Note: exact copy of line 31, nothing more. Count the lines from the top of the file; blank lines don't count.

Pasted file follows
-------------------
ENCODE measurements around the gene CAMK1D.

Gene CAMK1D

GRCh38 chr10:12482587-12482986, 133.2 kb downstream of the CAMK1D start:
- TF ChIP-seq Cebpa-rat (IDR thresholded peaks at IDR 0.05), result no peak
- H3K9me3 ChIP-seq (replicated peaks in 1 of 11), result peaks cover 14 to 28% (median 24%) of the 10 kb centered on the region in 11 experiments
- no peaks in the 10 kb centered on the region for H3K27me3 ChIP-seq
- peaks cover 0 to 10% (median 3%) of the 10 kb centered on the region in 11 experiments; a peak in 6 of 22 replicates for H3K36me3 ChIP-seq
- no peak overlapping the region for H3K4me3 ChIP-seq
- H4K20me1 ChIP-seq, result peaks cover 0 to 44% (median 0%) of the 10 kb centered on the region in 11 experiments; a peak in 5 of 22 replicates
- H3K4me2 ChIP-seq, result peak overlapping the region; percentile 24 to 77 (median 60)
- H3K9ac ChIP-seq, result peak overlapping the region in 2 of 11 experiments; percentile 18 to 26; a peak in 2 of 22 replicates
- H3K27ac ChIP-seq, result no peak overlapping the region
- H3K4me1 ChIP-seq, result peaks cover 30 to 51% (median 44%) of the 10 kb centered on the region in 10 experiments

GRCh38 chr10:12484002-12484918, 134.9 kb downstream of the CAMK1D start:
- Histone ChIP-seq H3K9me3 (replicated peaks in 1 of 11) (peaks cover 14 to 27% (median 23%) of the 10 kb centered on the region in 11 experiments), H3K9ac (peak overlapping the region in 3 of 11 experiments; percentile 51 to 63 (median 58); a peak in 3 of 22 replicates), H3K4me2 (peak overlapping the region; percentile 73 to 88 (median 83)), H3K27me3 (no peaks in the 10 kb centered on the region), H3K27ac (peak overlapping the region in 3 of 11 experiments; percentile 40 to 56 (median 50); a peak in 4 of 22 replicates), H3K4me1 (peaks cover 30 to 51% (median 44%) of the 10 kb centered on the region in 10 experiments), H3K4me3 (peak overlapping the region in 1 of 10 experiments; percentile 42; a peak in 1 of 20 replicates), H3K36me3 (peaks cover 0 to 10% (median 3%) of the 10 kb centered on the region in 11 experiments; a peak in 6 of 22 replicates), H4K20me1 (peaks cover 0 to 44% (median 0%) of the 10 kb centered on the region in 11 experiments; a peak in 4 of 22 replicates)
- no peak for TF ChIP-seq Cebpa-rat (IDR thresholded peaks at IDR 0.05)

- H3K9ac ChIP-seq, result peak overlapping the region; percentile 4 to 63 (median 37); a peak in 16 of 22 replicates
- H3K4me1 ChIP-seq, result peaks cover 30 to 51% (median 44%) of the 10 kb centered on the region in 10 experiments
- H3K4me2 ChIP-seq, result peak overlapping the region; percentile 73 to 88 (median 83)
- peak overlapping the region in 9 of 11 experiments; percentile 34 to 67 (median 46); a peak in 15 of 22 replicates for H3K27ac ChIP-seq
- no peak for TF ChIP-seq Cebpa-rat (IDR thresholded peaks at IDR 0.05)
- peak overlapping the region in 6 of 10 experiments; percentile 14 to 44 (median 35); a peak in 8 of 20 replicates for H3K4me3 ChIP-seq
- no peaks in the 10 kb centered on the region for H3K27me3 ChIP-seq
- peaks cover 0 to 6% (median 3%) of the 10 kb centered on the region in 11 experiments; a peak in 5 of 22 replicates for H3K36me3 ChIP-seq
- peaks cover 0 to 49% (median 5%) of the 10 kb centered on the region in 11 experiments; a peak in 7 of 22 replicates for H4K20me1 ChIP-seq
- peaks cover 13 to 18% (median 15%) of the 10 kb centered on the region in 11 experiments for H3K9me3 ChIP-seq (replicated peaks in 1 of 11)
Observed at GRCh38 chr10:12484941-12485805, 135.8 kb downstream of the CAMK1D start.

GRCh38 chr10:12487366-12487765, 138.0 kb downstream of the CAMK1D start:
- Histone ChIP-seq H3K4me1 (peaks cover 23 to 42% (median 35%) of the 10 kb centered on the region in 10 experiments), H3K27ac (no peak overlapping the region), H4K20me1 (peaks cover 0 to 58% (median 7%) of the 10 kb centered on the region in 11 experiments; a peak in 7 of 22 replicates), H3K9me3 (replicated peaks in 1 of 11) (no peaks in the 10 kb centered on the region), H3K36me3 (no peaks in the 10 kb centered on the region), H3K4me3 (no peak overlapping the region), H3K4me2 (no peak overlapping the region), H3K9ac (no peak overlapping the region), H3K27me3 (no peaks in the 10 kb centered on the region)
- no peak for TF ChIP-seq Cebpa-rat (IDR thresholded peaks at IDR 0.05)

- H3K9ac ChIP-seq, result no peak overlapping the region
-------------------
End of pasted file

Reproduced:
- H3K9ac ChIP-seq, result no peak overlapping the region